Special missions create headaches for Finnish state-owned icebreakers

things apparently also don’t look too good for Shell’s partner Arctia Shipping, who provided the icebreakers Fennica & Nordica in 2012 when they went drilling off Alaska.

[B]Special missions create headaches for state-owned icebreakers[/B]

The state-owned icebreaker company Arctia Shipping has been found guilty of violating marine safety regulations, according to the traffic safety watchdog Trafi. The shipping company’s icebreakers Nordica and Fennica were found to have taken on board more than the permitted number of external crew members during special missions. Now Trafi wants the vessels re-inspected and re-classified as specialist ships.

Arctia Shipping’s multi-purpose vessels have been deployed on a number of missions outside of their icebreaking remit – they have been used as support ships for oil exploration missions for many years. In many cases the oil exploration missions have proven to be a highly lucrative seam of business for the state-owned company. These extraordinary missions have seen the ships carrying a number of external specialists in addition to their own crews.

According to the Finnish Transport Safety Agency Trafi, Nordica and Fennica have been inspected and registered as cargo ships, and according to marine safety laws are allowed to take a maximum of 12 specialist passengers on board.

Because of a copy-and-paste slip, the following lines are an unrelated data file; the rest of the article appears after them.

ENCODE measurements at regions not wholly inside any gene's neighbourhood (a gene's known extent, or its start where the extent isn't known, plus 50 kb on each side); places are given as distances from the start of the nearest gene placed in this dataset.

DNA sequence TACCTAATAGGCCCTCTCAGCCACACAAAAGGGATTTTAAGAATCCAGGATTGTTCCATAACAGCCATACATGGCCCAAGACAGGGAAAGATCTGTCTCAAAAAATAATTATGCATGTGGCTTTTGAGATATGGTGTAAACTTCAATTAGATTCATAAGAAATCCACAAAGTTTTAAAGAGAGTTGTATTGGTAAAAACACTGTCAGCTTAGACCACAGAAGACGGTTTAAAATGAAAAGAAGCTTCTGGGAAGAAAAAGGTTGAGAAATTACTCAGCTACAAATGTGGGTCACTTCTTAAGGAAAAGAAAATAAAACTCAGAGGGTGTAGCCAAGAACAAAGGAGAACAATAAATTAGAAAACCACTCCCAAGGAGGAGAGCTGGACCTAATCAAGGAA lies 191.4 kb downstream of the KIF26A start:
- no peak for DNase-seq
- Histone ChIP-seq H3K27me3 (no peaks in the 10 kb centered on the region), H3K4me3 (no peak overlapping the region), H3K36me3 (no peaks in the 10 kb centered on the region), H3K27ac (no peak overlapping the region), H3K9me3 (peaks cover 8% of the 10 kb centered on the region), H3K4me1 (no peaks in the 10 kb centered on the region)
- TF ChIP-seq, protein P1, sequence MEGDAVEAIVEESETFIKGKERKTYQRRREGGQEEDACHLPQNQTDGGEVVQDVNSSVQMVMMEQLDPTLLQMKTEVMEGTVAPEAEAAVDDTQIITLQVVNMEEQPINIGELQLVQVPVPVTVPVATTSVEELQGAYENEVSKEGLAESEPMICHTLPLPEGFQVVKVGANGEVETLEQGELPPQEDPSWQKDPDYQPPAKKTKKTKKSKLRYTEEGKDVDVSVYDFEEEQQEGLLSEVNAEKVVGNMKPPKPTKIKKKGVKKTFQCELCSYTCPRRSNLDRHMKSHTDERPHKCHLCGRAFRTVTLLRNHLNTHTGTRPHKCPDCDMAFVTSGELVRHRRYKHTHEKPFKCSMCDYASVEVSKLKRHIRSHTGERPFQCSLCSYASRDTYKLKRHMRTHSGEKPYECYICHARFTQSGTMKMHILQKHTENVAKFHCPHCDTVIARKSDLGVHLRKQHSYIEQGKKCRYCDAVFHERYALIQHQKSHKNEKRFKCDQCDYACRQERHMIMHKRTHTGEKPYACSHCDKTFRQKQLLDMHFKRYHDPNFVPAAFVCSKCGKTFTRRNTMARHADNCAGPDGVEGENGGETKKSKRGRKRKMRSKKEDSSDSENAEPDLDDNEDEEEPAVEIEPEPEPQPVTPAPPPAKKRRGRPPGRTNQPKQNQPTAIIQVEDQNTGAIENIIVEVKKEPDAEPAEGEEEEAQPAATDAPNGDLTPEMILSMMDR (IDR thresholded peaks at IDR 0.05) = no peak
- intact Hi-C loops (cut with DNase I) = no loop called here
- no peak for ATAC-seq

Earlier this autumn Trafi asked the shipping company Arctia to indicate whether or not the vessels had exceeded the maximum number of guests permitted. According to the report submitted by the shipping company, the limit had been broken on many occasions.

“Depending on what they have been doing the ships have had between 20 and 30 specialists on board,” said Trafi director of inspections Juha-Matti Korsi.

Charges considered but waivedAccording to Korsi marine safety legislation determines the status of different vessels.

“The law clearly states that only a special vessel can execute special missions. We believe that this section has been contravened,” Korsi added.

The traffic safety authority weighed taking the matter to prosecutors for consideration of criminal charges. However it decided against such a move because it concluded that there was no danger posed to personal safety or the marine environment.

However the supervisory body has rapped the state-owned company over the knuckles because of the infringements. According to Trafi, if Arctia Shipping intends to use the Nordica and Fennica for special missions, the vessels would have to be re-inspected and re-classified as specialty vessels. However this would require the owners to modify the ships to bring their safety systems up to scratch.

“They would need to make their sliding doors water tight and remote-controlled and changes would have to be made to the drainage systems,” Korsi explained.

Arctia Shipping told Yle that it intends to comply with the Trafi’s recommendations, but offered no further comment on the matter.